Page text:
Court precedent and healthcare law
To the editor:
I would like to share a few quotes from the majority opinions of the U.S. Supreme Court striking down two pieces of "New Deal" legislation in 1935. These quotes could have a direct bearing on the upcoming decisions on national healthcare.
The first comes from Schechter Poultry Corp. vs. United States (295 U.S. 495; 1935) striking down the "National Industrial Recovery Act (NRA):
"Congress cannot delegate legislative power to the President to exercise an unfettered discretion to make whatever laws he thinks may needed or advisable."
The second set of quotes comes from the invalidation of the "Agricultural Adjustment Act" which taxed cotton processors to subsidize cotton producers (297 U.S.; 1935):
"A tax, in the general understanding of the term, and as used in the Constitution, signifies an exaction for the support of the Government. The word has never been thought to connote the expropriation of money from one group for the benefit of another."
"The law, the appropriation of the funds raised, and the direction for their disbursement, are but parts of the plan. They are but means to an unconstitutional end."
"From the accepted doctrine that the government of delegated powers, it follows that those not expressly granted or reasonably to be implied from such as are conferred are reserved to the States or to the people. To forestall any suggestion to the contrary, the Tenth Amendment was adopted. The same proposition, otherwise stated, is that powers not granted are prohibited."
"It is an established principle that the attainment of a prohibited end may not be accomplished under the prextext of the exertion of powers which are granted... these principles are as applicable to the power to lay taxes as to any other federal power..."
"If the plan were one for purely voluntary cooperation it would stand no better so far as federal power is concerned, at best, it is a scheme for purchasing with federal funds submission to federal regulation of a subject reserved to the States."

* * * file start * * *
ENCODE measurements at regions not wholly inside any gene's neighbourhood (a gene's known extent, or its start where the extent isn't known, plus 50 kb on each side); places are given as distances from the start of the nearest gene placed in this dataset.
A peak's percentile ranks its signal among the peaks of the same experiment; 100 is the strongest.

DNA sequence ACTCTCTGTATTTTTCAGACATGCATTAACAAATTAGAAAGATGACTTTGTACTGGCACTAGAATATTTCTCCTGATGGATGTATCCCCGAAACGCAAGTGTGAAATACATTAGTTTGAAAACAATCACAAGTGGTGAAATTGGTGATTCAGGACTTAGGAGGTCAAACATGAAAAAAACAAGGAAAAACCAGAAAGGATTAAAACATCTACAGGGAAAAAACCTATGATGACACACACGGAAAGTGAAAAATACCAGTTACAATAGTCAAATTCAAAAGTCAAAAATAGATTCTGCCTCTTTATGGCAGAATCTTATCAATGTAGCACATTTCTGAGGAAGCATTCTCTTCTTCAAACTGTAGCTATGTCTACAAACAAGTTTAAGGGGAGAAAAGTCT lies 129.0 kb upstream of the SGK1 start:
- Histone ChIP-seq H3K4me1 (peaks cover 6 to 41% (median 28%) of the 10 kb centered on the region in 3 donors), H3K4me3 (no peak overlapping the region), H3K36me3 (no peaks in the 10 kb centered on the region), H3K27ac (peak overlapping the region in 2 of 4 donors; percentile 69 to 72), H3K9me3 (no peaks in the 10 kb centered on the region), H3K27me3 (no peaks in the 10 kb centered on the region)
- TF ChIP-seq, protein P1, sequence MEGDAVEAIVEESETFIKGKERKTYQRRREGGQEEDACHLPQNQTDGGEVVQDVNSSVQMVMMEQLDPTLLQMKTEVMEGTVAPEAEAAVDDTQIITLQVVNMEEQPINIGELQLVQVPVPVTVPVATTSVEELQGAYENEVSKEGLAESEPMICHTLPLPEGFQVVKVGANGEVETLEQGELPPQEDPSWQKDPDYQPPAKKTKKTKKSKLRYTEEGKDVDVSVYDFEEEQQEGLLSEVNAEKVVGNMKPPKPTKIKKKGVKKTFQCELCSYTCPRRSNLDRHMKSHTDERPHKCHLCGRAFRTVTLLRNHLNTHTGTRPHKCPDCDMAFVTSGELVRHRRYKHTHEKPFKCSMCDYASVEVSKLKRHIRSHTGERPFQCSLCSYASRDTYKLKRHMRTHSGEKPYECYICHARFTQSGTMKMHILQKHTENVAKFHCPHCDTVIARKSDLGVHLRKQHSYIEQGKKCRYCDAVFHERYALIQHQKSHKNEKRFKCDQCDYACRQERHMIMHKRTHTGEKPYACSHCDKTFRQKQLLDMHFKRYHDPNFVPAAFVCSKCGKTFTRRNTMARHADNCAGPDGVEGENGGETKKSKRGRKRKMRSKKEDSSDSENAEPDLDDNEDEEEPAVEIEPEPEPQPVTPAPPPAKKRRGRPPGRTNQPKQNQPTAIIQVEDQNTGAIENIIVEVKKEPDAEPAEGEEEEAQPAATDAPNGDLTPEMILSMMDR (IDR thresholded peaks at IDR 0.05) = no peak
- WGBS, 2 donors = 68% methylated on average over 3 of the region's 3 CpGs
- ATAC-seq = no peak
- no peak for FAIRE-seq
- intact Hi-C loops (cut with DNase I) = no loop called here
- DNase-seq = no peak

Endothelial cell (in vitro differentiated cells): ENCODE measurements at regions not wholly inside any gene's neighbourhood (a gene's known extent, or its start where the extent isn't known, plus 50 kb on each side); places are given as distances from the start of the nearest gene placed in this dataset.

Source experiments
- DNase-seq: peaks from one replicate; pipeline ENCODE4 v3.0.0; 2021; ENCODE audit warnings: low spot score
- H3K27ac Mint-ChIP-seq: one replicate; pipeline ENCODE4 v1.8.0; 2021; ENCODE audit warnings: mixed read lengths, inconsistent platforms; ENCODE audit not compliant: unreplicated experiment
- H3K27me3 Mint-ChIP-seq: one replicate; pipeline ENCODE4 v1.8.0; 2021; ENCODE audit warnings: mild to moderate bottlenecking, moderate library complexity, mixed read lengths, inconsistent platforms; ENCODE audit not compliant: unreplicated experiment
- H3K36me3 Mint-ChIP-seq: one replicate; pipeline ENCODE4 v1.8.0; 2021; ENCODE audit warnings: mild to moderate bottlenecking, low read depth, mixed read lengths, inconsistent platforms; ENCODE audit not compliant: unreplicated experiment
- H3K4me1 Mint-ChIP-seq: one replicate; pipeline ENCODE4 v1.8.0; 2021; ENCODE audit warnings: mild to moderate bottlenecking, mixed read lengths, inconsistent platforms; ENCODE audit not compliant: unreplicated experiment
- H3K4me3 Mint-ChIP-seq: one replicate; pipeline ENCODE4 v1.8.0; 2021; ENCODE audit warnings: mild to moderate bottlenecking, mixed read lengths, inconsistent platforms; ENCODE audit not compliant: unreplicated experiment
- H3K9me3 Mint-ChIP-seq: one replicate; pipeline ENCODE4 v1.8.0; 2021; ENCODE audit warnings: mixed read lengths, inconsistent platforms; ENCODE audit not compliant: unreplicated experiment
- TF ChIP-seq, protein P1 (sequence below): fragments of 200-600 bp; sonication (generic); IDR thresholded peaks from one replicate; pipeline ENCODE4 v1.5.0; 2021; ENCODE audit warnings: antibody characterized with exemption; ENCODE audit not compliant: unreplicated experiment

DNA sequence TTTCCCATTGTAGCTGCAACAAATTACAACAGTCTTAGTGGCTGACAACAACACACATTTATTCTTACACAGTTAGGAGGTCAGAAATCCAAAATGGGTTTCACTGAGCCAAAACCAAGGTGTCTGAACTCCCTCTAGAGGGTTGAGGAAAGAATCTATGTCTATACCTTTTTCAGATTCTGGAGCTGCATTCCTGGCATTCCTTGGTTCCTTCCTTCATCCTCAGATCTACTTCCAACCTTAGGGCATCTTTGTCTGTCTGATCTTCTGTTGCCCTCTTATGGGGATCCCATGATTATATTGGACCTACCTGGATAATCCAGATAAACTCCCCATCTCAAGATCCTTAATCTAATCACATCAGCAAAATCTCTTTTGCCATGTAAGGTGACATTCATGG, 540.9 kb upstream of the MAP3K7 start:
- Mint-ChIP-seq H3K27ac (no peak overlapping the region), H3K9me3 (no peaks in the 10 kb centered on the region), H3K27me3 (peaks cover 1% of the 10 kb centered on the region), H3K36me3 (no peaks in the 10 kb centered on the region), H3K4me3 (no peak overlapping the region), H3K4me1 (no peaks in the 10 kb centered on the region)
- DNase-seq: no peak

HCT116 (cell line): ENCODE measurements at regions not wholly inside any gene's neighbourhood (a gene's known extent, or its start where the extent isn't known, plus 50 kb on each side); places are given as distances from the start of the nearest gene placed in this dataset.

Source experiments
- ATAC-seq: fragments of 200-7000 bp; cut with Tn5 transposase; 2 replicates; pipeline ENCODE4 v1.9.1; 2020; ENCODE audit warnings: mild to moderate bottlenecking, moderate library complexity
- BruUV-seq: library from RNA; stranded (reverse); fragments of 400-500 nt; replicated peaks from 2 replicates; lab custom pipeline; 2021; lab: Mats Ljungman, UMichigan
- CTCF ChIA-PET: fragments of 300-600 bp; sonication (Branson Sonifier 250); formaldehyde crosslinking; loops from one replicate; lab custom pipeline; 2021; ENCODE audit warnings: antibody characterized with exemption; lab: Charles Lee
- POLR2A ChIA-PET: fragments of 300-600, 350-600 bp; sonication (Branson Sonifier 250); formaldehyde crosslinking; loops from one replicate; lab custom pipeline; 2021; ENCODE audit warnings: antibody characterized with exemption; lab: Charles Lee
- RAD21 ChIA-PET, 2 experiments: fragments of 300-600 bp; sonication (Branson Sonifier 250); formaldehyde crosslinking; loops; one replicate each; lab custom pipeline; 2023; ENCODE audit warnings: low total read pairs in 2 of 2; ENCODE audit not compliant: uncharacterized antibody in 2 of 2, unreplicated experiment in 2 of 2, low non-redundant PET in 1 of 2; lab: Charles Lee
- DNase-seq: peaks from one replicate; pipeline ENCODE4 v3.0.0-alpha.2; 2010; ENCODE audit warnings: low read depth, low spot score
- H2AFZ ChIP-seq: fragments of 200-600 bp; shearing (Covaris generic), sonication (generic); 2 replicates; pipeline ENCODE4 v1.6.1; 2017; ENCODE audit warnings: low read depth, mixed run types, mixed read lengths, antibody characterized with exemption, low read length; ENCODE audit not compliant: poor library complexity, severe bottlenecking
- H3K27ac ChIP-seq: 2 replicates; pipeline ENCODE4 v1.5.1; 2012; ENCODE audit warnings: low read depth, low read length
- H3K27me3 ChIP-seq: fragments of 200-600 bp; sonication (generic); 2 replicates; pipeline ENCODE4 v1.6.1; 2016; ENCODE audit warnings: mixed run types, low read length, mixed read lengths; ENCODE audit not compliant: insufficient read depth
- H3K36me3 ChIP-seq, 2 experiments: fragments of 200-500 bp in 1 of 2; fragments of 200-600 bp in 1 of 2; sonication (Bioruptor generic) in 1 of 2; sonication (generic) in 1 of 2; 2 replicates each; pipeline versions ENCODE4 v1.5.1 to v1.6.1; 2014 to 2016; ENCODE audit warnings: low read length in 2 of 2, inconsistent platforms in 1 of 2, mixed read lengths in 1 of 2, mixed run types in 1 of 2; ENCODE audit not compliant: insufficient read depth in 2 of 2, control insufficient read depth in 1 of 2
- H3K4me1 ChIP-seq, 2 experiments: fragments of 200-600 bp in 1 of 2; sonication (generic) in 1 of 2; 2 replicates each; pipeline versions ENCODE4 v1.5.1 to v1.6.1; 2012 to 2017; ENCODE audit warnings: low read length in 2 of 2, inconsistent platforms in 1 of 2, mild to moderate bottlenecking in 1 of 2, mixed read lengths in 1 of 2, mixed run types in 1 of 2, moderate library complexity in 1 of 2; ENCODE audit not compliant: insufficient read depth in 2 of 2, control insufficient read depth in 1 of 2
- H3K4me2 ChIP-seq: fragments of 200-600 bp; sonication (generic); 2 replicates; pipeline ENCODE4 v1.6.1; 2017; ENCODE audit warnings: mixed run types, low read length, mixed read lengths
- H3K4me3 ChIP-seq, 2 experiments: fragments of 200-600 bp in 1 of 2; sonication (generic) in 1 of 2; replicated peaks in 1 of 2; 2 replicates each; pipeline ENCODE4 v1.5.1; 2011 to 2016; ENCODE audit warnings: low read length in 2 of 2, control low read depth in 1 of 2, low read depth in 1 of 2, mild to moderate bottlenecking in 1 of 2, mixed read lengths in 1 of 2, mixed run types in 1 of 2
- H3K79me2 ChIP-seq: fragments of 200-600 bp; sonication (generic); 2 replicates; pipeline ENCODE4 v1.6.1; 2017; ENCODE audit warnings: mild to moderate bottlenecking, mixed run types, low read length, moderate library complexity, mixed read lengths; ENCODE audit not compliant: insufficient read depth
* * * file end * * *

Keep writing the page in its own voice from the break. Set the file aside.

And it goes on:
"The congress cannot invade State jurisdiction to compel individual action; nor can it purchase such action."
On forest use, show 'quiet solidarity'
To the editor:
There is a public meeting tonight in La Grande regarding the W-W Forest TMP and many folks are hot under the collar, each one of us having our own opinions on these local lands that we love.
I received an email warning from a friend in Mount Vernon that attended a similar meeting in John Day. She mentions "the F.S. supervisor said he would answer questions after he was done speaking, but after he gave his spiel, he walked off the mic and refused to answer any question, instead referring them to the F.S. people scattered around the room."
Here is my idea: Instead of protesting loudly or behaving rudely, everyone can practice what I'll name as "quiet solidarity."
If all the folks in attendance at the meeting that is biting his/her tongue listening to untruths and fidgeting in their seat, wanting to blurt out, instead just raise your hand. Look around the room at your family and neighbors, they'll be looking back at you and raising their hand too, but everyone will still be biting their tongue. It still gives everyone an opportunity to speak at the same time.
This quiet solidarity protest will not go unnoticed and no one will get thrown out for unruly behavior. And hopefully, at some point, the Forest Service speakers will realize how many American citizens really have something to say about all this, all in peaceful moments of quiet solidarity. And when they see this many quiet protests to their words and decisions, maybe they'll speak less and listen more. They sure won't have the excuse to close the meeting due to unruly behavior and a mad crowd.
Example: If they mention elk and deer don't go within one mile of a road, everyone who knows different, just quietly raises their hand, notices the other supporters of their idea raising their hand as well and get some peace of knowing you've just voiced your heartfelt opinion with our speaking a word. When the meeting leaders begin to see this quiet protest, they might be flabbergasted and get a different view, one could only hope.